You’ve likely heard her songs in commercials, TV shows, and movies, or seen her as the fresh young face of Days Inn. She’s Jess Penner — a thoroughly 21st century pop star.
How so? Well, for starters, her blog has a dedicated section for new song ”placement” shout outs, entries that highlight the spots where her tracks were licensed and used. One update showcased her music being heard on America’s Next Top Model and ESPN U’s college softball coverage. Penner’s openness with this part of the business might be the last shove up, over, and through the selling-out wall (some part of that edifice is still standing in 2013, right?).
It’s no surprise advertisers and TV music supervisors have warmed to Penner’s bubbly indie electro-pop sound — it fits snuggly between the off-kilter quirkiness of The Shins and the ass shaking glitz of Katy Perry. And whereas scoring a popular, radio-friendly hit often comes at the expense of depth, Penner manages to weave genuine pieces of humanity along with an element of mood into her songwriting without sacrificing the airy pleasantness of the music. What this means to you is that you can listen in the car, with the windows down, bobbing your head, singing along, and still feel good about yourself.[youtube id=”X3YL4K2Q4_8″ width=”600″ height=”350″]
As a dad to a pair of girls under ten years old, having female musical voices heard in my home is important. This isn’t always easily accomplished though as I’ve long since had a negative bias towards frontwomen in rock-n-roll. I know, I know…but I don’t know why. This is changing though, no doubt because I’m getting older, wiser, and well, I’ve got two girls singing to me all day every day. It’s incumbent upon me seek out & play quality pop radio tunes made for and by young(ish) women. I can’t have my daughters bellying up exclusively to, musically speaking, a testosterone buffet. I’d like for them to develop an ear for the good stuff produced by members of their own gender. So far this involves, in the grown up world, the likes of Dala, Brandi Carlile, Norah Jones, a little bit of Sharon Jones, some Alabama Shakes, a touch of Robyn, and a pair of tracks by April Smith & The Great Picture Show. But as superb as those acts are, they generally lack the propensity for the brand of carefree pop often heard in their peer group. Yeah, they can be a bit heavy. That balance of craft(wo)manship and a good time always seemed just a bit out of reach. No more. Penner’s music has that same brand of studiousness but also loosens up enough to be labeled ‘summery.’
The Hawaiian native, and current SoCal resident, Jess Penner spoke with us about her ideal target audience, her financial success with song placements, the struggle to be heard before seen as a modern female artist, and her new indie rock trio We Cry Diamonds.
For nearly a year now, my 8 and 5-year-old daughters have been dancing to and singing along with ”Life Is Rosy,” “Let Go”, and other songs from Growing in the Cold. It all mixes in nicely with our diet of kindie (kid’s + indie) music that I cover on my own site, and has, along with Brandi Carlile, Dala, and April Smith & the Great Picture Show, filled a gaping void in our library — credible female pop. Describe your ideal audience member? Are my kids in your demographic?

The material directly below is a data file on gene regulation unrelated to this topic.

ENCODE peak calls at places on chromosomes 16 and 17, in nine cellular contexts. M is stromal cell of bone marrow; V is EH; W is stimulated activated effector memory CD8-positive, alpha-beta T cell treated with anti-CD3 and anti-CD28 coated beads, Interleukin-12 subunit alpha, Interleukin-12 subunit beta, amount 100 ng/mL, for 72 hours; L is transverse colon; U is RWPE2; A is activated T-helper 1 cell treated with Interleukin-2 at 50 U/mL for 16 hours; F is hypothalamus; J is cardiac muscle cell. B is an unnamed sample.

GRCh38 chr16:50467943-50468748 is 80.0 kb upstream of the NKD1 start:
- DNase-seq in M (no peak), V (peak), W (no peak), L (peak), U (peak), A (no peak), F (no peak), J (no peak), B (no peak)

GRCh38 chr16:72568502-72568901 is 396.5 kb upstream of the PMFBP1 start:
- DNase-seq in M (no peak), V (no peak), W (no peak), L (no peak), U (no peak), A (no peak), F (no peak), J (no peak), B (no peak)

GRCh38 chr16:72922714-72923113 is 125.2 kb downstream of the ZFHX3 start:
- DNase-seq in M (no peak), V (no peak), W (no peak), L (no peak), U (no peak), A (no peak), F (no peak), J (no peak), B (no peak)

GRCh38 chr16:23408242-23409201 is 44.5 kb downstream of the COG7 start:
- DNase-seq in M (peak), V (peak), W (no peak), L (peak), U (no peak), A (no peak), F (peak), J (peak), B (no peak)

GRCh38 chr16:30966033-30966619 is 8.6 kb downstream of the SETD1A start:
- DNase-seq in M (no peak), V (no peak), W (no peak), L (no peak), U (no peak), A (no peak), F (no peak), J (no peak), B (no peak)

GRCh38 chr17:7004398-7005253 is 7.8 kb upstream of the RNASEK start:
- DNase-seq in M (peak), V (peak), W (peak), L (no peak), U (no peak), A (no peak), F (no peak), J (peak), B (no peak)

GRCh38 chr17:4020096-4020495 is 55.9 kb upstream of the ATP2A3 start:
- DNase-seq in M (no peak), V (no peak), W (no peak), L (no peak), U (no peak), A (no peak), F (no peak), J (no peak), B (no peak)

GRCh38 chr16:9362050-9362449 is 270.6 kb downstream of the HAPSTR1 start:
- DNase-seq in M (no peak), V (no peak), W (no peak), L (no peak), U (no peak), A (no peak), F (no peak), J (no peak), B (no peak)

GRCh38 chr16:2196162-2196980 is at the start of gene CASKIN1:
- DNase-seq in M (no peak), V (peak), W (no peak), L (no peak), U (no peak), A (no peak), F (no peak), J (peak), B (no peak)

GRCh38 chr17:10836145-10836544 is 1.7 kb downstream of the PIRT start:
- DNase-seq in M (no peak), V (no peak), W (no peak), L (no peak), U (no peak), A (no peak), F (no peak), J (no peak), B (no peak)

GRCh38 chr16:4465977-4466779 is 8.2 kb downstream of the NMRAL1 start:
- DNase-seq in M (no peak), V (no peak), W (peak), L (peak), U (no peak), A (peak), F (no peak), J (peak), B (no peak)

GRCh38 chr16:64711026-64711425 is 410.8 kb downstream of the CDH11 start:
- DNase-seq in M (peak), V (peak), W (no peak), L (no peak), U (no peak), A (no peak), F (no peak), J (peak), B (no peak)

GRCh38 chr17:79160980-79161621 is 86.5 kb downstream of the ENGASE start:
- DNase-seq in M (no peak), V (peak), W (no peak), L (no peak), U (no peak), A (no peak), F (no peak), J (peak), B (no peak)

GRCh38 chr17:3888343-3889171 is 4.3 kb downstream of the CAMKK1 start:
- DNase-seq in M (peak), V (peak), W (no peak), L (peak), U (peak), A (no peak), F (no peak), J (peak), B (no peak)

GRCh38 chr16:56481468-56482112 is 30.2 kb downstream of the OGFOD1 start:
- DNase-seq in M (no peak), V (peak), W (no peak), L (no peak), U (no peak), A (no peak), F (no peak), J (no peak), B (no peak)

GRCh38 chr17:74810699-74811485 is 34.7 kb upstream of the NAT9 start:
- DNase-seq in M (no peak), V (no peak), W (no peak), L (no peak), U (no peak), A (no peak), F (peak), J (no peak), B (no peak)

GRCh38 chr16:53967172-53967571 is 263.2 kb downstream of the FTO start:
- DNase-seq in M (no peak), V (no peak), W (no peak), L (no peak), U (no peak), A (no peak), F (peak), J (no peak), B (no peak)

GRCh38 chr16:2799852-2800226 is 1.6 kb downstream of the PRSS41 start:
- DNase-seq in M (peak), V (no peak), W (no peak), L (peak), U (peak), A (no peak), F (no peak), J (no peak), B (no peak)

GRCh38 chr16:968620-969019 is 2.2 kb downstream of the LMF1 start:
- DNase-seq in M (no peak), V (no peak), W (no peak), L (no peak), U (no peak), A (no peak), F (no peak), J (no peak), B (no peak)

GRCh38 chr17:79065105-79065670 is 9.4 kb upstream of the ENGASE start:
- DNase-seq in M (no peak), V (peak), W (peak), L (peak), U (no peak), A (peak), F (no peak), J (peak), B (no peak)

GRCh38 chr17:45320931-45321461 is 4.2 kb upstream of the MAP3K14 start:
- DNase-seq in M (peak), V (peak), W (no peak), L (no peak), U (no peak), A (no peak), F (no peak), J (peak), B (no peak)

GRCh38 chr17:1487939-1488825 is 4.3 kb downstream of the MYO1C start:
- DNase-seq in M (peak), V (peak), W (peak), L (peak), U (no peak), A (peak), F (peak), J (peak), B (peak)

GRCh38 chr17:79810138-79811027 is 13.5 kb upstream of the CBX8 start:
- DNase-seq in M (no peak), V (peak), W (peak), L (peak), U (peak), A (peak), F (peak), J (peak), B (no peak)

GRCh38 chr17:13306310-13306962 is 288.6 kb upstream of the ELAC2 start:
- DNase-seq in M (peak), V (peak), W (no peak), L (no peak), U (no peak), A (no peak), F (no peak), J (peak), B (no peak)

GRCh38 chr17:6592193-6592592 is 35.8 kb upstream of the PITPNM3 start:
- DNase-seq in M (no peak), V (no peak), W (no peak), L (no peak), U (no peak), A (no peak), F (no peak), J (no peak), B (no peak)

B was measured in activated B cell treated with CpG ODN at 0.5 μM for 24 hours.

I think my music appeals to a lot of very different groups of people… I get feedback from kids all the way up to people in their 80’s from all kinds of backgrounds in life. I would say however, that my biggest response comes from girls in the 12-17 range. This makes me really happy because I think they need to have access to more messages than ”your body and sexuality are your power”… which is about 90% of what is communicated to them by media right now.
Music was once a communal affair, a shared experience where traditions and stories were passed on to younger generations. What role did music play in your early years and what role do you see it playing in a modern home — one ripe with isolationist electronic devices, countless media outlets, and more technological diversions than we know what to do with?
My early experiences with music were vast but came from limited sources. #1 – Dad with his acoustic guitar on his knee singing away on the porch, #2 – My mom’s record player (Yes – like vinyl records of Carly Simon, etc), and #3 – The oldies radio station on Kauai (where I grew up). My parents have always loved / been huge consumers of music and of course this was before the invention of the iPod, so it was truly a communal affair. I have never really thought of music changing into a private experience in our culture until this moment… wow… that makes me frowny.
Download Jess Penner’s 2010 album Growing in the Cold for free from NoiseTrade
As the youngest child, by a mile, in my family, I grew up with a lot of Sinatra, Nat King Cole, and WWII-era songs (”Over There,” for example) before finding my way to college radio in my late-teens. What music soundtracked your childhood? Who are the artists/bands that inspired you to begin songwriting and who currently is in heavy rotation on your iPod/turntable?
Ahhh, I like this question! My dad listened to a lot of folk / rock and my mom was primarily into oldies / Motown / pop. So we listened to a lot of Jackson 5, the Supremes, Bob Dylan, the Beatles, the Eagles, Billy Joel… that kind of thing. I remember finding a CD of U2’s Joshua Tree album one summer in my dad’s stereo and my mind being completely blown by how much I could love a record! Also, growing up on a small isolated island, I wasn’t really exposed to any type of relevant pop culture until at least Junior High. When I was like 12, I got one of those fliers in the mail from BMG and started ordering CD’s based on the weirdness of the band name or album title. This got me listening to Radiohead, Pearl Jam, Nirvana… and Metallica… that’s when I decided I wanted to learn to play guitar and impress all the boys with my soloing skills via my rendition of ”Fade to Black.”
Talk about your process a bit: how and when do you craft a song? Are you disciplined in setting aside time each day or are you more of a wait for inspiration to strike’ type?